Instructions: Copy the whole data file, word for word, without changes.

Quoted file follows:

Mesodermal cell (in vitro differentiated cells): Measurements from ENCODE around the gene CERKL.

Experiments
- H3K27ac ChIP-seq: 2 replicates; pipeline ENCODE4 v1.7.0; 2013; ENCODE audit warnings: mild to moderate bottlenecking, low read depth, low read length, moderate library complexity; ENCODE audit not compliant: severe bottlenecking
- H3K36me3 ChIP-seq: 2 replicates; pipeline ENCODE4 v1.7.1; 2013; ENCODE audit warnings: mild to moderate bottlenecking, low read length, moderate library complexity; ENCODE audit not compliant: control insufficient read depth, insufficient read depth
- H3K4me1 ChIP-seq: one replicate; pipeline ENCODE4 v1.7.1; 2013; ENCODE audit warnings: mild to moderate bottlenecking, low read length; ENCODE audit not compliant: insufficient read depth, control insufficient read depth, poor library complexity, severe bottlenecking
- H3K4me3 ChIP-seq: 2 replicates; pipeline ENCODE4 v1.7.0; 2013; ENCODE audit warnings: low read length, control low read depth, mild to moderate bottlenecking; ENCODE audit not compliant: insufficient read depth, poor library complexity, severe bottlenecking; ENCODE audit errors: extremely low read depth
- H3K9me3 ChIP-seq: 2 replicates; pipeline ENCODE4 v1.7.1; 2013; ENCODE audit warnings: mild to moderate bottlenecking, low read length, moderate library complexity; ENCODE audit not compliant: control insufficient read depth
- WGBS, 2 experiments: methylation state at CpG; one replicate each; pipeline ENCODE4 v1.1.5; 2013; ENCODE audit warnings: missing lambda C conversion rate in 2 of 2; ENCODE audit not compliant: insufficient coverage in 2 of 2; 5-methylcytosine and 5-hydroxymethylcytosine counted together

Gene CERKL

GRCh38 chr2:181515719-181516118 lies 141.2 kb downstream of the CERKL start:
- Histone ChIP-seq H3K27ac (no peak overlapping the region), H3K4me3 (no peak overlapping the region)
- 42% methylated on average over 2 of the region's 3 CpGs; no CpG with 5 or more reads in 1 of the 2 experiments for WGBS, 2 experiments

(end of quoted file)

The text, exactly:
Mesodermal cell (in vitro differentiated cells): Measurements from ENCODE around the gene CERKL.

Experiments
- H3K27ac ChIP-seq: 2 replicates; pipeline ENCODE4 v1.7.0; 2013; ENCODE audit warnings: mild to moderate bottlenecking, low read depth, low read length, moderate library complexity; ENCODE audit not compliant: severe bottlenecking
- H3K36me3 ChIP-seq: 2 replicates; pipeline ENCODE4 v1.7.1; 2013; ENCODE audit warnings: mild to moderate bottlenecking, low read length, moderate library complexity; ENCODE audit not compliant: control insufficient read depth, insufficient read depth
- H3K4me1 ChIP-seq: one replicate; pipeline ENCODE4 v1.7.1; 2013; ENCODE audit warnings: mild to moderate bottlenecking, low read length; ENCODE audit not compliant: insufficient read depth, control insufficient read depth, poor library complexity, severe bottlenecking
- H3K4me3 ChIP-seq: 2 replicates; pipeline ENCODE4 v1.7.0; 2013; ENCODE audit warnings: low read length, control low read depth, mild to moderate bottlenecking; ENCODE audit not compliant: insufficient read depth, poor library complexity, severe bottlenecking; ENCODE audit errors: extremely low read depth
- H3K9me3 ChIP-seq: 2 replicates; pipeline ENCODE4 v1.7.1; 2013; ENCODE audit warnings: mild to moderate bottlenecking, low read length, moderate library complexity; ENCODE audit not compliant: control insufficient read depth
- WGBS, 2 experiments: methylation state at CpG; one replicate each; pipeline ENCODE4 v1.1.5; 2013; ENCODE audit warnings: missing lambda C conversion rate in 2 of 2; ENCODE audit not compliant: insufficient coverage in 2 of 2; 5-methylcytosine and 5-hydroxymethylcytosine counted together

Gene CERKL

GRCh38 chr2:181515719-181516118 lies 141.2 kb downstream of the CERKL start:
- Histone ChIP-seq H3K27ac (no peak overlapping the region), H3K4me3 (no peak overlapping the region)
- 42% methylated on average over 2 of the region's 3 CpGs; no CpG with 5 or more reads in 1 of the 2 experiments for WGBS, 2 experiments